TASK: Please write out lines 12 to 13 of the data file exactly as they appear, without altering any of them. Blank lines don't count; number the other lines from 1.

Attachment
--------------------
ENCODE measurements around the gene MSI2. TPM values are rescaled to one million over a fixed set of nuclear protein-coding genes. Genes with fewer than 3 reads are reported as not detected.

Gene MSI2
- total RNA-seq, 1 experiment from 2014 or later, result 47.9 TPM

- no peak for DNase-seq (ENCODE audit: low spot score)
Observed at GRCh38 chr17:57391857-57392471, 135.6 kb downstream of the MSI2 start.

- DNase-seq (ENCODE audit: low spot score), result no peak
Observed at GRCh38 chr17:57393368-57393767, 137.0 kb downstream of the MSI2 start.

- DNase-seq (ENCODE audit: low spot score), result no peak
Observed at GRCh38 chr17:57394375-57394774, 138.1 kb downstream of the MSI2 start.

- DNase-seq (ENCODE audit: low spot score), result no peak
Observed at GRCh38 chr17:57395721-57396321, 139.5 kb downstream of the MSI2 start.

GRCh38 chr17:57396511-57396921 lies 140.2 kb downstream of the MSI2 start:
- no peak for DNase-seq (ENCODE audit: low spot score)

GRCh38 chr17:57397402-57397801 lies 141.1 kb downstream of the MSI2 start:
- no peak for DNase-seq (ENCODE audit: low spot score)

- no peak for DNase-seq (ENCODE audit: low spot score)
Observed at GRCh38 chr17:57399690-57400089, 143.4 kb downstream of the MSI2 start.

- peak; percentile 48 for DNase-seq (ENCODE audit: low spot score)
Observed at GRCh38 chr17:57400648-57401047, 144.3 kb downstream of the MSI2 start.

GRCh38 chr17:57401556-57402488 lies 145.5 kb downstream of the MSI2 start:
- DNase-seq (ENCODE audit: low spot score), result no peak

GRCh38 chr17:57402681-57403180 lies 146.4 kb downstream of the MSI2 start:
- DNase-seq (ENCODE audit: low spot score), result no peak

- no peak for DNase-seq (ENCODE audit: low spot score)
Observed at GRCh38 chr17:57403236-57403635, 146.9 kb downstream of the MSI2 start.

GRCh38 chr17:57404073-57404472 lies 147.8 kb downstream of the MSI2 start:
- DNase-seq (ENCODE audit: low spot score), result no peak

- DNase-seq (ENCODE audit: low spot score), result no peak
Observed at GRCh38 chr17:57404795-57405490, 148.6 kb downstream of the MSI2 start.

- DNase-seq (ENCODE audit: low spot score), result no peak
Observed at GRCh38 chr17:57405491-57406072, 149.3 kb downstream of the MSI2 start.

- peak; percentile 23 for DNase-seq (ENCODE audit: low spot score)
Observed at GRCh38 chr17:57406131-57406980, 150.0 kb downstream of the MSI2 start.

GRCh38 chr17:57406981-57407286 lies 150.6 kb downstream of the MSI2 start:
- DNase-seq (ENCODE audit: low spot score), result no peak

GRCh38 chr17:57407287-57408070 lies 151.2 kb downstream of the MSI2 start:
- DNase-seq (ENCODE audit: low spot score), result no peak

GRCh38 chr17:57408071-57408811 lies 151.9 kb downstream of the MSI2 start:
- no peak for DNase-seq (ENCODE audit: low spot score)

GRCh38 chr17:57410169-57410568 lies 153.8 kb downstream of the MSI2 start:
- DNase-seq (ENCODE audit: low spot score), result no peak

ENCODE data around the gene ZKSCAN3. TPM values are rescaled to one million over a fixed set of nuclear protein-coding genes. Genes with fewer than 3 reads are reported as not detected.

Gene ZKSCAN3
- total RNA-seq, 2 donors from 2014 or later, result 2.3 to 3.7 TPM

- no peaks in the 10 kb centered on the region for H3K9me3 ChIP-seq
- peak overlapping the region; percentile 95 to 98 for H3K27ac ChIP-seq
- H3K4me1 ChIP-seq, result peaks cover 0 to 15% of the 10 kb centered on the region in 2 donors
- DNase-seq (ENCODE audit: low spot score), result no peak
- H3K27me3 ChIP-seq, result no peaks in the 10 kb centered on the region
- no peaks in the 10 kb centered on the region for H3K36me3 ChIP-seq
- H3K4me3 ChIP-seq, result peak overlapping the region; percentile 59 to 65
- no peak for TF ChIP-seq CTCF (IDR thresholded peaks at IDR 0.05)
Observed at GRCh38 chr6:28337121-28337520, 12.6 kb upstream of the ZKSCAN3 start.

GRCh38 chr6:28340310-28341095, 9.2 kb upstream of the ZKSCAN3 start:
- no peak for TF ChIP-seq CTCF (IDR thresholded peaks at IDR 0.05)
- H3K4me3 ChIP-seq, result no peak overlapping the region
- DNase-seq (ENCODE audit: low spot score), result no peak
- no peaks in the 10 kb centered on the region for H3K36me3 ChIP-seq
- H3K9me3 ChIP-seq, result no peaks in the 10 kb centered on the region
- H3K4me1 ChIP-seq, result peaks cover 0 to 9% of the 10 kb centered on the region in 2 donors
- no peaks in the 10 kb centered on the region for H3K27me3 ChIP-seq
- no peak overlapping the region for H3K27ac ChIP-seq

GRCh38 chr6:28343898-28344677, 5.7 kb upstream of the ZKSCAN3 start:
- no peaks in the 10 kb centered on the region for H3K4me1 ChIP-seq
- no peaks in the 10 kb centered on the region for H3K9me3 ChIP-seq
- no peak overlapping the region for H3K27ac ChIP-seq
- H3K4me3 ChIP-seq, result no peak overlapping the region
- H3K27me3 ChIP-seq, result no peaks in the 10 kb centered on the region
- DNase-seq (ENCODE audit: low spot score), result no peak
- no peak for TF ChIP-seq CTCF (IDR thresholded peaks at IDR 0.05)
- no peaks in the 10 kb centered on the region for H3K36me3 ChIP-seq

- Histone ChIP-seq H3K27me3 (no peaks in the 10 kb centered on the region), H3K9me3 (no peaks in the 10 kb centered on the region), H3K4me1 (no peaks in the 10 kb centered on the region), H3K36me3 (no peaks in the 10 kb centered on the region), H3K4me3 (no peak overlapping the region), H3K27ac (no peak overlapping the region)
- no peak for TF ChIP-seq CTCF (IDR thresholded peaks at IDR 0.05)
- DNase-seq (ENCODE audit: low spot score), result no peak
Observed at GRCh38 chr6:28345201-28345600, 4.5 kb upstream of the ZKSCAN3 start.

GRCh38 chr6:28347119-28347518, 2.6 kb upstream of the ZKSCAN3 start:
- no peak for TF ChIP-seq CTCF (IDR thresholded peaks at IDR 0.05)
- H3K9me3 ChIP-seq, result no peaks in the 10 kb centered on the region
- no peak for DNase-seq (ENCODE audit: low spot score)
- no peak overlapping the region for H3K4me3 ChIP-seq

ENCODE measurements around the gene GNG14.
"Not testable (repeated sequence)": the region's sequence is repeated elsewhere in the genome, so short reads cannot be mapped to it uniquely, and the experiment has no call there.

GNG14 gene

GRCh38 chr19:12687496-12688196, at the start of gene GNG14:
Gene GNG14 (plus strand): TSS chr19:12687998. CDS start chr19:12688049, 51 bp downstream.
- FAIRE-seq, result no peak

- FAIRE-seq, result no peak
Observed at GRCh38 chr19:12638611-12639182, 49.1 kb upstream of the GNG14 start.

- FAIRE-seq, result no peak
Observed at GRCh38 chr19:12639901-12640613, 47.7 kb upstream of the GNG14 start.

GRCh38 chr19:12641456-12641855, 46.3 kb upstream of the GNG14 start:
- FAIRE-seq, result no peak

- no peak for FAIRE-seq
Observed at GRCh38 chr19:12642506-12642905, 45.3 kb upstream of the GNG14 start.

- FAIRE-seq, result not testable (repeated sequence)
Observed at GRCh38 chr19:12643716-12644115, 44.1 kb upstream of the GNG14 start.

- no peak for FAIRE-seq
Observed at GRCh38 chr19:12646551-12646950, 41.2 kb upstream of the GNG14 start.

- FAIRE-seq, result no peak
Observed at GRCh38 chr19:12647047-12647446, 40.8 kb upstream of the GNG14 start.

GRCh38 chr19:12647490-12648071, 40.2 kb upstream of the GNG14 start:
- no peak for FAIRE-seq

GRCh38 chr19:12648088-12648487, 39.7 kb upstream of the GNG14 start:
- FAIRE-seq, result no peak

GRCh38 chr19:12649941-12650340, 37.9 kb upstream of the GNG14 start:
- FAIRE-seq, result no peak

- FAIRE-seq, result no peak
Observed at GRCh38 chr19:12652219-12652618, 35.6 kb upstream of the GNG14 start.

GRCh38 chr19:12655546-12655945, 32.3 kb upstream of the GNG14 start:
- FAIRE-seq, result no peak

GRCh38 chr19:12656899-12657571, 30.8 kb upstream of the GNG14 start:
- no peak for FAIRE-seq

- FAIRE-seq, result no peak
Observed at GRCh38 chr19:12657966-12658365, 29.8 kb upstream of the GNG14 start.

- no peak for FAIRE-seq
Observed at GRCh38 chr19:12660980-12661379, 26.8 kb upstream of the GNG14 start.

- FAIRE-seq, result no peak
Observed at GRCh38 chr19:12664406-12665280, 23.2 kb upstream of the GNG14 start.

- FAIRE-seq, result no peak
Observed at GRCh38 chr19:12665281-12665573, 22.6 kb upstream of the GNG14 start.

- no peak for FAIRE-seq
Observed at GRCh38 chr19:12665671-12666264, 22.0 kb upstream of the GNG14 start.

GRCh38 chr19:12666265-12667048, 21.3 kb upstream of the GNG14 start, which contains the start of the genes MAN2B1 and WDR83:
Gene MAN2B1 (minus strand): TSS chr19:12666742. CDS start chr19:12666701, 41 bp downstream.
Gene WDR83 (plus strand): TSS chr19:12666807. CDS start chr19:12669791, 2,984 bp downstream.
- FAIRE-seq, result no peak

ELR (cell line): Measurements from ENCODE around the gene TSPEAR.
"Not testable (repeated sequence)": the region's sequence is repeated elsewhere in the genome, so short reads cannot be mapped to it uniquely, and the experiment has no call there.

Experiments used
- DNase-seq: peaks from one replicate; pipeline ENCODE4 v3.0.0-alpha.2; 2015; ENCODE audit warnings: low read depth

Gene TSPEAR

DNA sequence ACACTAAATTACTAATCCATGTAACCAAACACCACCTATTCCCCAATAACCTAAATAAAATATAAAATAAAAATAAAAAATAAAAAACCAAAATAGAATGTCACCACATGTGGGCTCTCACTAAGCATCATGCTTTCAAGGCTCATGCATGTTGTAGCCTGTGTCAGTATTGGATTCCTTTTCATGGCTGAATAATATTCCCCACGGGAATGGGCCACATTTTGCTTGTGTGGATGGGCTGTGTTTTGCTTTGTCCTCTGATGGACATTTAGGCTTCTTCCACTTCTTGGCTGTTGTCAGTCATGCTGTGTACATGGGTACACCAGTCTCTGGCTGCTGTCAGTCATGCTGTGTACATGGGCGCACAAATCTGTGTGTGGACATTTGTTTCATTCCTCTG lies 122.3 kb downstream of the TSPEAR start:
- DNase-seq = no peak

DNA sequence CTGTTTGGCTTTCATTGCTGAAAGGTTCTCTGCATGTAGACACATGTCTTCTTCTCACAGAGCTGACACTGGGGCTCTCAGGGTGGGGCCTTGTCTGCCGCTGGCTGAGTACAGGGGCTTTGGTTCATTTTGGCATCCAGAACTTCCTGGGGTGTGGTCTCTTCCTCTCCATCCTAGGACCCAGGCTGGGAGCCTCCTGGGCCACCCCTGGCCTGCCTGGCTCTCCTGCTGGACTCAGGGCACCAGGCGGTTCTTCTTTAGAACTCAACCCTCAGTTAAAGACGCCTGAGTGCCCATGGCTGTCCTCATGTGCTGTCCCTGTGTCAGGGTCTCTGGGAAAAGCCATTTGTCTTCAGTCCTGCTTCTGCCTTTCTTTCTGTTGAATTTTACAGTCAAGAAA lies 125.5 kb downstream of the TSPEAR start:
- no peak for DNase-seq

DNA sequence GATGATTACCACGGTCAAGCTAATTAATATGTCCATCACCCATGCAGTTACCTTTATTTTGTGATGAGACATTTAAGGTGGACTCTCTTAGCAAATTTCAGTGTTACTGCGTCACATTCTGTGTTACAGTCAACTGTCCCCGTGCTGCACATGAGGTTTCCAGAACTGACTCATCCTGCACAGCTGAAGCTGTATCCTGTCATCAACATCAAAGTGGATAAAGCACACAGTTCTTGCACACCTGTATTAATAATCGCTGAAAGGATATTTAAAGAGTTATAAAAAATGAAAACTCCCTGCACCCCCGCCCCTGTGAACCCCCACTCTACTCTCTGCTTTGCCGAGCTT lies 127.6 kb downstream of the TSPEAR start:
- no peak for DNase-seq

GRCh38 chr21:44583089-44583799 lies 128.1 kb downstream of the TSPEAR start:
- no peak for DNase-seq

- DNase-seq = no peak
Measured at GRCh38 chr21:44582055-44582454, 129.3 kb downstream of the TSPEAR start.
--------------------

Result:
GRCh38 chr17:57396511-57396921 lies 140.2 kb downstream of the MSI2 start:
- no peak for DNase-seq (ENCODE audit: low spot score)